LAS VEGAS (KLAS) — Natural organic reduction, also known as “human composting,” would be legal in Nevada if Assembly Bill 289 (AB289) wins approval at the Legislature. The bill was introduced Tuesday in Carson City.
The definition of cremation would be expanded to include natural organic reduction — a process by which the human body is put into a container with biodegradable materials that speed the transformation into nutrient-dense soil. It has become more popular as attention to the “carbon footprint” has grown.
Six states currently allow legal human composting: Washington, Colorado, Oregon, Vermont, California and New York. Washington was the first state to legalize it (May 1, 2020) and New York is the most recent (late December, 2022).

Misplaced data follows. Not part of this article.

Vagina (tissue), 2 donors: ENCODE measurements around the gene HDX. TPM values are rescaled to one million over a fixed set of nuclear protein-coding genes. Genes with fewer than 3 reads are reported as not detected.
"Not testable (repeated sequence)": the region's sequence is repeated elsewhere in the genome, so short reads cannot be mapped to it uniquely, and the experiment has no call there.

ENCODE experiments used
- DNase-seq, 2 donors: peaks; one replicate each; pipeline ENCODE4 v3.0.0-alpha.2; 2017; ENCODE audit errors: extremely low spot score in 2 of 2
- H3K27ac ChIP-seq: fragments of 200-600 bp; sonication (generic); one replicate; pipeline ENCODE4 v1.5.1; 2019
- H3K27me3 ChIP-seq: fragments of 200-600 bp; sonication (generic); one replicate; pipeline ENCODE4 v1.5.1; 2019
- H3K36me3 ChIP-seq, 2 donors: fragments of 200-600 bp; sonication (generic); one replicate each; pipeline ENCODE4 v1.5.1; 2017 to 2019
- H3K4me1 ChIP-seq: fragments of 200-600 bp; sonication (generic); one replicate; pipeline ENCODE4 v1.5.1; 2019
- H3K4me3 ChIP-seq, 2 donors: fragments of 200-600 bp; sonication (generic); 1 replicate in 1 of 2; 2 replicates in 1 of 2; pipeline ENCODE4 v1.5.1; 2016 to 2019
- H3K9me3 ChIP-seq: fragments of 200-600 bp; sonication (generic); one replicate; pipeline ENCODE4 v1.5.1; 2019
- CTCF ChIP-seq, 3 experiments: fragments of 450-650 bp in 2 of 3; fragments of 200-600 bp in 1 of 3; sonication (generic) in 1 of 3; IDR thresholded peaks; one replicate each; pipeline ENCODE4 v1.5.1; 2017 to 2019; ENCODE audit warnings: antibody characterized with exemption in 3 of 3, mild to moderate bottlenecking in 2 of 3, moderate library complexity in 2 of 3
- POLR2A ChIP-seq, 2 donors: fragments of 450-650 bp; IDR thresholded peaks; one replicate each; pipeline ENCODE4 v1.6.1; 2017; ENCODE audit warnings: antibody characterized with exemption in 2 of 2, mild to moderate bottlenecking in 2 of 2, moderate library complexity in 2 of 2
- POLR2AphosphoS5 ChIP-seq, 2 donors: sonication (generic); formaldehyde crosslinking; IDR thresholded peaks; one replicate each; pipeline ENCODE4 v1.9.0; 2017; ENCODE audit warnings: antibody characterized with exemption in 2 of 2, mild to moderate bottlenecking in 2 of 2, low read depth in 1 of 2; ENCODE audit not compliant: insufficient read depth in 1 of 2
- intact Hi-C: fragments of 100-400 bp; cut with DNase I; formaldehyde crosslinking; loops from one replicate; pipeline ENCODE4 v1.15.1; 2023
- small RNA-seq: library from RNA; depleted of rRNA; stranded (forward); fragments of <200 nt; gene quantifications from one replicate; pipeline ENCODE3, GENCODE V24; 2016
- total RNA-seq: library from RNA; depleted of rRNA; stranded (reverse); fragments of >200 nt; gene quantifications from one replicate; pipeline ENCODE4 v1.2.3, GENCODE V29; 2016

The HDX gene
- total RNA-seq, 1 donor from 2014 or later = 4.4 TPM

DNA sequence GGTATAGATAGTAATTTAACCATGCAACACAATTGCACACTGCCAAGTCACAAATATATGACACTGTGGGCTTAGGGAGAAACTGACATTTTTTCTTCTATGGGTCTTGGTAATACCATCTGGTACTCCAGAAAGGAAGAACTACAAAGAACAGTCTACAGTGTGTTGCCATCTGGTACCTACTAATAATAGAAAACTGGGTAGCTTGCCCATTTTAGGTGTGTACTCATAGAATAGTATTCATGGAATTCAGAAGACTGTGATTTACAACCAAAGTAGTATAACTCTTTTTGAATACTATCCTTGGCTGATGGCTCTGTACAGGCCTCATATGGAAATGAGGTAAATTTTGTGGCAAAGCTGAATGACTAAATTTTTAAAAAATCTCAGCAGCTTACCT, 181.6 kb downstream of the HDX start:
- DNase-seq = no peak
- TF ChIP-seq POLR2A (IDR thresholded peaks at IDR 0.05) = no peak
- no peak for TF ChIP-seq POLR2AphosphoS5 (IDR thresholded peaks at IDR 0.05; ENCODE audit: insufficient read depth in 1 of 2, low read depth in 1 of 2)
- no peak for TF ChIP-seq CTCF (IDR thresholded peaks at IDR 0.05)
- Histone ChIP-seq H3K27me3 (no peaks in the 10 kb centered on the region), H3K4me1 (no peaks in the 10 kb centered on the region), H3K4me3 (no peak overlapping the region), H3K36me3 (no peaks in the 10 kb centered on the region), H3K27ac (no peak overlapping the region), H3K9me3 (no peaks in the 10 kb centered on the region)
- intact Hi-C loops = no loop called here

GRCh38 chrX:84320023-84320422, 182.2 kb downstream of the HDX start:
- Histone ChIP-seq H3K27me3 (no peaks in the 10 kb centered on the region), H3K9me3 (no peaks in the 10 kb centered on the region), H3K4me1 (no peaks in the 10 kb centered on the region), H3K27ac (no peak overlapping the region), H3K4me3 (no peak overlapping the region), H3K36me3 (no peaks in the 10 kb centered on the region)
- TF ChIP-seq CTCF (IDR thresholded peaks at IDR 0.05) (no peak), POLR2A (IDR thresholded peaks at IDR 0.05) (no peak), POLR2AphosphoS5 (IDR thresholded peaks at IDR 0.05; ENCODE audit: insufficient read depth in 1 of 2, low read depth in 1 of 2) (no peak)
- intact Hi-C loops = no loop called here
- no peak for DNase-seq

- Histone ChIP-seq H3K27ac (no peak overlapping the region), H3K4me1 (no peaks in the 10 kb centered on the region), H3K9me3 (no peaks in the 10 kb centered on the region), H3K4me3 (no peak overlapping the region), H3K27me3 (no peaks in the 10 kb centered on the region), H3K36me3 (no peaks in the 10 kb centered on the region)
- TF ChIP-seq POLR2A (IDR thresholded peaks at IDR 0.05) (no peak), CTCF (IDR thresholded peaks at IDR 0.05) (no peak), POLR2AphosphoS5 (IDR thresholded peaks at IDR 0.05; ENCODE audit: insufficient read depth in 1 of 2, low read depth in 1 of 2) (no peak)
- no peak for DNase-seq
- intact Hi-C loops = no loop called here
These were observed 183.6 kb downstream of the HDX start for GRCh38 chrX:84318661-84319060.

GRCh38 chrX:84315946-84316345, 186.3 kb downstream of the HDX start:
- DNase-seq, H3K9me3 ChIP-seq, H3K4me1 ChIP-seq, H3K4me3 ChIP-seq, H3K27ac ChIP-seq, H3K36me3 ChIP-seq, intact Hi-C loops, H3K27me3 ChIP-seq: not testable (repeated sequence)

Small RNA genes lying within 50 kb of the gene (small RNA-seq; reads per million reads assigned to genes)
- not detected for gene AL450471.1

Burial and cremation is regulated by the Nevada Funeral and Cemetery Services Board.
While laws governing human composting vary in each state, AB289 calls for using containers that are also biodegradable rather than reusable. Further regulations would come from the state funeral board.
AB289 would relax restrictions on where bodies can be cremated when using natural organic reduction or alkaline hydrolysis. It would also create an exception for human composting, eliminating the requirement of “particles no larger than one-eighth of an inch.”
The bill is sponsored by Max Carter (D-Clark County), and lists five cosponsors: Assembly Democrats Selena La Rue Hatch, Cameron Miller, Shondra Summers-Armstrong and Howard Watts, and Democratic Senator Julie Pazina.